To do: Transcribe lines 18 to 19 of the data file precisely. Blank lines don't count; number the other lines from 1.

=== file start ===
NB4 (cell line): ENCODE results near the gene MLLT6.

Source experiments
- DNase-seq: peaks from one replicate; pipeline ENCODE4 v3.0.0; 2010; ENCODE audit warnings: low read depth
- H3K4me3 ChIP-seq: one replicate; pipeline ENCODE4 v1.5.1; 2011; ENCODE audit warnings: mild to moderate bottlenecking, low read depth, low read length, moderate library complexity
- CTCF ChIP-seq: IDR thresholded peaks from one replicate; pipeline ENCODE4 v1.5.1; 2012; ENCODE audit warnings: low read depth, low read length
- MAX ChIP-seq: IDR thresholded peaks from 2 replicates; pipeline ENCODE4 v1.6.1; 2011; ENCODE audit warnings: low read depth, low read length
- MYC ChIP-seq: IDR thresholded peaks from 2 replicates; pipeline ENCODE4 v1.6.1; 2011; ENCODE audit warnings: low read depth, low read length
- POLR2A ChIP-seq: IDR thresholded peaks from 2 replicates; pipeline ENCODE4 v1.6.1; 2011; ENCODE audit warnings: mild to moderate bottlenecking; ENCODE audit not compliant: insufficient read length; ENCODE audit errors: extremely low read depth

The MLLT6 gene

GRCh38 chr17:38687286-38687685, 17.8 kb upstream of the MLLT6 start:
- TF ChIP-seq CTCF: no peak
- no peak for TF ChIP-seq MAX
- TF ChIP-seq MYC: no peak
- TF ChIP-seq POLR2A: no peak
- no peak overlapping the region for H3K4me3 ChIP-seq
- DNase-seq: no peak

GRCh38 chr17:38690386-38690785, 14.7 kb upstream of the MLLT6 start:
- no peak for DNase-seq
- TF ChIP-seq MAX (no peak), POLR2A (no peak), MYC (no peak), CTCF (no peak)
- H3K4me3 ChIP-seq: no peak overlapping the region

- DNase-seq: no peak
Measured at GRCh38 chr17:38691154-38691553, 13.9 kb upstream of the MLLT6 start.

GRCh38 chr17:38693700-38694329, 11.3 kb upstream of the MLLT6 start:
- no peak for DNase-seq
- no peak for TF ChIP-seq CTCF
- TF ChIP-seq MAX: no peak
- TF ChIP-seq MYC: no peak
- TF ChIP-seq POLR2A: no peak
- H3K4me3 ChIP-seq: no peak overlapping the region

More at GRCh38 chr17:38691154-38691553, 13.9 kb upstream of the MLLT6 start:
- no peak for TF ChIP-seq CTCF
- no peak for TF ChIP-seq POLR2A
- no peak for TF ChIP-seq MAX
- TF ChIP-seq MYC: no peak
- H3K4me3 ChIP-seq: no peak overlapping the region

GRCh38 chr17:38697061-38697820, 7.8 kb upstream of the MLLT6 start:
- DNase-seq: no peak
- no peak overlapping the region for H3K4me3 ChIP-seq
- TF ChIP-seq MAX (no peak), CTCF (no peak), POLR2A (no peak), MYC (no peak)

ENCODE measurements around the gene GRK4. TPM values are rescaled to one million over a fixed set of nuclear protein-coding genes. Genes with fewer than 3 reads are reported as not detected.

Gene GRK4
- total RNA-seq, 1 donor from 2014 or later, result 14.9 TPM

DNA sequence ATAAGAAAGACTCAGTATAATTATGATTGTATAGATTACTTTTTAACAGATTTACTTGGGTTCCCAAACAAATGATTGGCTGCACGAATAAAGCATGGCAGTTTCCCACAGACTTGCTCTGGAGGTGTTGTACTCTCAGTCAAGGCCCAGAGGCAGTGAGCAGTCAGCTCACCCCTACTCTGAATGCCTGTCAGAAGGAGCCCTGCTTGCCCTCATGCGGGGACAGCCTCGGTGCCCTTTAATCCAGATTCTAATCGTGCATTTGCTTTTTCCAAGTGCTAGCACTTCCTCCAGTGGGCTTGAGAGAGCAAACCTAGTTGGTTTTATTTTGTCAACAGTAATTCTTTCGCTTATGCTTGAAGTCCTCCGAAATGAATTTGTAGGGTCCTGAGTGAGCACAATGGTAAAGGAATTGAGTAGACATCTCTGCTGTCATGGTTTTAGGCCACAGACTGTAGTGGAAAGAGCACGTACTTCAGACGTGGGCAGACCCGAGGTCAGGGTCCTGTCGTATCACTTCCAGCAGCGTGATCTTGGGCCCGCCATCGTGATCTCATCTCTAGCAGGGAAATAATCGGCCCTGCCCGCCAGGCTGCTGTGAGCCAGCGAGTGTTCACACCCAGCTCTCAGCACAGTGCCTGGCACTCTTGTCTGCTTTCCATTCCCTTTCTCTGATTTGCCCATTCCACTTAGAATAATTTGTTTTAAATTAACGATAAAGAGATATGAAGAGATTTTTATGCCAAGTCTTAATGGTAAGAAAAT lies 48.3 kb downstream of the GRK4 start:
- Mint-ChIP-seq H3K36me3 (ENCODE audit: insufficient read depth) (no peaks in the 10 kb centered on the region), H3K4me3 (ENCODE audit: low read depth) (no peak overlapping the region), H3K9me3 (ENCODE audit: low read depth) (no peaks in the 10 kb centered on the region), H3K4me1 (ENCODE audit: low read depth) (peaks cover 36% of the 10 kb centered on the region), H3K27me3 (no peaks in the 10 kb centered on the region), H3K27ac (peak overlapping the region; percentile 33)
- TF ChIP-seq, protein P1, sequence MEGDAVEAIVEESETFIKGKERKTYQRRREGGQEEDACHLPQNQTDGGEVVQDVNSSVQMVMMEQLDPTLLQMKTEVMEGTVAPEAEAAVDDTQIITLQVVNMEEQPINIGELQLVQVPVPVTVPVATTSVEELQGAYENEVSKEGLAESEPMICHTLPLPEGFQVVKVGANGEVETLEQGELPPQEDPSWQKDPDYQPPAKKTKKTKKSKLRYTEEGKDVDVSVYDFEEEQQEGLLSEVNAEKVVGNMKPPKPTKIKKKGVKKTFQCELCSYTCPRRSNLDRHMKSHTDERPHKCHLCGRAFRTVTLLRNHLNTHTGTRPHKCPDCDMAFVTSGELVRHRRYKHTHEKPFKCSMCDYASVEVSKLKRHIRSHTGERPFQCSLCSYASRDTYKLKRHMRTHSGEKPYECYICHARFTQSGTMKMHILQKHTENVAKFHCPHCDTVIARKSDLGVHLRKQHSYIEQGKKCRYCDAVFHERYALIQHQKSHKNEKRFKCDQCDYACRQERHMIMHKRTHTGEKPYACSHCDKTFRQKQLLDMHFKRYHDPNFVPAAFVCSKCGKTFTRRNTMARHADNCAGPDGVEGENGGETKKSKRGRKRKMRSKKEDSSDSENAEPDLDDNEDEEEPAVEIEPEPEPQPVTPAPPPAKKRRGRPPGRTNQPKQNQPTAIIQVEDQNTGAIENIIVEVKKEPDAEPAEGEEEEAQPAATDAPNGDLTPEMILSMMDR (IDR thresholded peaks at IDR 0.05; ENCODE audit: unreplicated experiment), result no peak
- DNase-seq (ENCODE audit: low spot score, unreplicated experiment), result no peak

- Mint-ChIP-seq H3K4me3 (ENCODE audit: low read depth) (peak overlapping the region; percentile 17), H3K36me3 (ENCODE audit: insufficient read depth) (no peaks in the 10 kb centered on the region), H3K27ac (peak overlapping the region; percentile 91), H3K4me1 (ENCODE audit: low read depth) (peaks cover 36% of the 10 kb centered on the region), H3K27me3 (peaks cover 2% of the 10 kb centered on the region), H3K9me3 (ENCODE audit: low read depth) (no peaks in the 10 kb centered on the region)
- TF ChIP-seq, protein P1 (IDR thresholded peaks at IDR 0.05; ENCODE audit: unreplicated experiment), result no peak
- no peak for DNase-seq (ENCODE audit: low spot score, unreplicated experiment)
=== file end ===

- no peak for DNase-seq
- TF ChIP-seq MAX (no peak), POLR2A (no peak), MYC (no peak), CTCF (no peak)